Giving Your Car to Charity – The New Tax Rules
The IRS has changed the regulations on donating vehicles to charities. If you donated a car last year, you need to read the following to understand the new rules. Giving Your Car to Charity – The New Tax Rules Millions of people donate cars, boats, RVs, motorcycles and many other forms of transportation to charities each year. While doing a good thing is one motivation, reaping a sizeable tax deduction is also a motivating factor. Unfortunately, the IRS has concluded that more than a few people were deduction very optimistic values for their cars. Instead of auditing everyone, the IRS simply changed the deduction rules for vehicle contributions to charity.
If you donated a vehicle of any sort to a qualified charity, but claimed less than $500 as a deduction, you can stop reading. The rule changes don’t apply to such situations. If you are claiming a deduction in excess of this amount, read on. The new IRS regulations are pretty simple to understand. If you donated a vehicle to a qualified charitable organization, the amount you can deduct is the exact dollar value the charity receives when it resells the vehicle.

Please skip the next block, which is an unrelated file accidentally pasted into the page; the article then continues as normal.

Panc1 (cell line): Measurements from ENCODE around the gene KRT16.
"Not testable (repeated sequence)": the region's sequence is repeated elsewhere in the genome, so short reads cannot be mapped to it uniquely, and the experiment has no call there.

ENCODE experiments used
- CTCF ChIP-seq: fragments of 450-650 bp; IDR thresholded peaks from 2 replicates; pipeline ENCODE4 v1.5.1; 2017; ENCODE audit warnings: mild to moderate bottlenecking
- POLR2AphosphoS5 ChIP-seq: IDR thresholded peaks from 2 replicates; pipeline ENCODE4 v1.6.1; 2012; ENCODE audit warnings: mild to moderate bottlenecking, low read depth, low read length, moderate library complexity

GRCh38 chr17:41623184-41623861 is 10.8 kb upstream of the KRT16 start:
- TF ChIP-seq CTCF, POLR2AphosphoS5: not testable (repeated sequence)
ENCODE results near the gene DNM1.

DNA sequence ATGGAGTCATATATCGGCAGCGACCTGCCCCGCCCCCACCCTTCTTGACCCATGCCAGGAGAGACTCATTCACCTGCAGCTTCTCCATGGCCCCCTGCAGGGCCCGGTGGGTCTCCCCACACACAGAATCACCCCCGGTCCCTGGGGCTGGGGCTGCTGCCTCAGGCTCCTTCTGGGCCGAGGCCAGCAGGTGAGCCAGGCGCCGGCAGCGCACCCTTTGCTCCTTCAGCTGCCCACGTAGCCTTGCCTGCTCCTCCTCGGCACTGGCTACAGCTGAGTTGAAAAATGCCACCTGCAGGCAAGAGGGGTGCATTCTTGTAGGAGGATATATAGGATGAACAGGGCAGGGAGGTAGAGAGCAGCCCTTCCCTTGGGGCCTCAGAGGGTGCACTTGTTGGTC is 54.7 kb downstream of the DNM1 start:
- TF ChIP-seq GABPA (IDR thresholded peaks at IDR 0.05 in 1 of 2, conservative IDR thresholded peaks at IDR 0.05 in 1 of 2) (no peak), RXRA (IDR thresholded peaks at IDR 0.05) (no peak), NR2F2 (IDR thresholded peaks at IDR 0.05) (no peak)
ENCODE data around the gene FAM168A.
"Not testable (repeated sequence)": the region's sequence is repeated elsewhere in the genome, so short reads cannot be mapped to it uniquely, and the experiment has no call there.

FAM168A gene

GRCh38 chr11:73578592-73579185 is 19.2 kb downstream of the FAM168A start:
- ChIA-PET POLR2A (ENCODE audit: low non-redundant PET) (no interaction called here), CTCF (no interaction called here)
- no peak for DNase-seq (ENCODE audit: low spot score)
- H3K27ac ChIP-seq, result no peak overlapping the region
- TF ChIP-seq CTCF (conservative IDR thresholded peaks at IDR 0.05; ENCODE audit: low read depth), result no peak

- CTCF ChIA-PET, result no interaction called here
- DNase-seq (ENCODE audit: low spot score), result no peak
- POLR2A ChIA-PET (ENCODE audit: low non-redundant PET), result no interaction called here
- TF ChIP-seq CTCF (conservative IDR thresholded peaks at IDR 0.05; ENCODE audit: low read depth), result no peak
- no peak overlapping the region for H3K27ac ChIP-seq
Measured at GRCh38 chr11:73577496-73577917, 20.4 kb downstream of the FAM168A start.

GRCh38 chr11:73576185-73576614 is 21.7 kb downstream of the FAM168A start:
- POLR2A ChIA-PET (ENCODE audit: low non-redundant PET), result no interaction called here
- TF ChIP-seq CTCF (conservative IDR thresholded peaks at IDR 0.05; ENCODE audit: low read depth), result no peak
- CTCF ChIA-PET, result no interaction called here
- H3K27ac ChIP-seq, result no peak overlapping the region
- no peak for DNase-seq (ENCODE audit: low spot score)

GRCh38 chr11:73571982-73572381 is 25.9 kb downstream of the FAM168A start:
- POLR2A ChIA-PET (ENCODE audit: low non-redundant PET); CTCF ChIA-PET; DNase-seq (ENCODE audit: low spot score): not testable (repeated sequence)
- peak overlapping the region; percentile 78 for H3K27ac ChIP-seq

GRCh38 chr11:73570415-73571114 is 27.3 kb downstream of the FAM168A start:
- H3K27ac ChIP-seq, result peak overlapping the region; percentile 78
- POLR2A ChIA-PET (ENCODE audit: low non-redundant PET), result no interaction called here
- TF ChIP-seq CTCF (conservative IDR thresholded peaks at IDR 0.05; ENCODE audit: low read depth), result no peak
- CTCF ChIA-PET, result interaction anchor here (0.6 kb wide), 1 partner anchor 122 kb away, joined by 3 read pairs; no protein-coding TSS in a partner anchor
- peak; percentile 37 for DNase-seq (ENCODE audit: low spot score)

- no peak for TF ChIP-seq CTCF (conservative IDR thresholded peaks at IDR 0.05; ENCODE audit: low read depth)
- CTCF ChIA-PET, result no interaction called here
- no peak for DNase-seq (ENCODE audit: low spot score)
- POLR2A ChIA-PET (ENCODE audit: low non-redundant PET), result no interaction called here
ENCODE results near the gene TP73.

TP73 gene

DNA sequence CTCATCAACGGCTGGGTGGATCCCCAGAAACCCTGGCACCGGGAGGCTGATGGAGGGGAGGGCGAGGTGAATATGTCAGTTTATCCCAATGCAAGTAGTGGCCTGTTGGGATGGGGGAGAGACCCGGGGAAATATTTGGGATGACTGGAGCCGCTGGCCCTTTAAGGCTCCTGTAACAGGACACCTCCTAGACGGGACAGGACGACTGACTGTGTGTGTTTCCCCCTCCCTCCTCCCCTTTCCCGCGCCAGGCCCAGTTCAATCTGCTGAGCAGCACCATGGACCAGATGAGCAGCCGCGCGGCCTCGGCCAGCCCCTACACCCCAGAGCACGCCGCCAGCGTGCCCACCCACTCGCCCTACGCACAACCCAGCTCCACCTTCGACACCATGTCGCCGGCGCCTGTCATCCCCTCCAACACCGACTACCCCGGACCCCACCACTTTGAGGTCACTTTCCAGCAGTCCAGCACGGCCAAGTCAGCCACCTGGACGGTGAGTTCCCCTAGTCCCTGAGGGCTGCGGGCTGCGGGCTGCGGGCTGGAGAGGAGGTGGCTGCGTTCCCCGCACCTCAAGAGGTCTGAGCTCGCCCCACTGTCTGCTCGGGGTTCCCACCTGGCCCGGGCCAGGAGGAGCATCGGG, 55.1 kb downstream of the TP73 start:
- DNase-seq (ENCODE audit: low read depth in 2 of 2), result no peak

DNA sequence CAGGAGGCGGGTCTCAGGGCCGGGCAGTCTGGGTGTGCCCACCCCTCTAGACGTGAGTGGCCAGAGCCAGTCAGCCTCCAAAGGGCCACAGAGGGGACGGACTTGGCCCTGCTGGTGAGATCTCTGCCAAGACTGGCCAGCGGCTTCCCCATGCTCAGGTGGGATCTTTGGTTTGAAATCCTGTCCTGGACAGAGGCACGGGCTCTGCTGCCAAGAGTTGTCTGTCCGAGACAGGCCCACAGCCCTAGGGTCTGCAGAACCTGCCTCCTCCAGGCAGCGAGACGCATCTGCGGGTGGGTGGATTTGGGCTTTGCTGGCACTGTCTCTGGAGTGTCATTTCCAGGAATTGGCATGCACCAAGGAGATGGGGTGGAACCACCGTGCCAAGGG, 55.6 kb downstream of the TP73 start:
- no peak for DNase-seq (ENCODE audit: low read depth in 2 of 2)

Put another way, you can no longer claim the blue book value of the car. The IRS wants to know what it was really worth, not what it would be worth if you hypothetically repainted it, got new tires, rebuilt the engine and so on. Charitable organizations are more than aware of the new regulations and they will more or less take care of everything for you. To donate a car, you simply arrange for delivery to the charity. The charity will then resell the car at some point in time. The organization will then will send you correspondence detailing the gross proceeds from the sale of the vehicle. This correspondence should, but is not required to, come to you as Form 1098-C. Yes, another form. Simply take the deduction for the gross proceeds on Schedule A and attach the Form 1098-C to your tax return. If the charity sends you a written letter, attach that to your tax return.
While the above may sound overly burdensome, it really isn’t.
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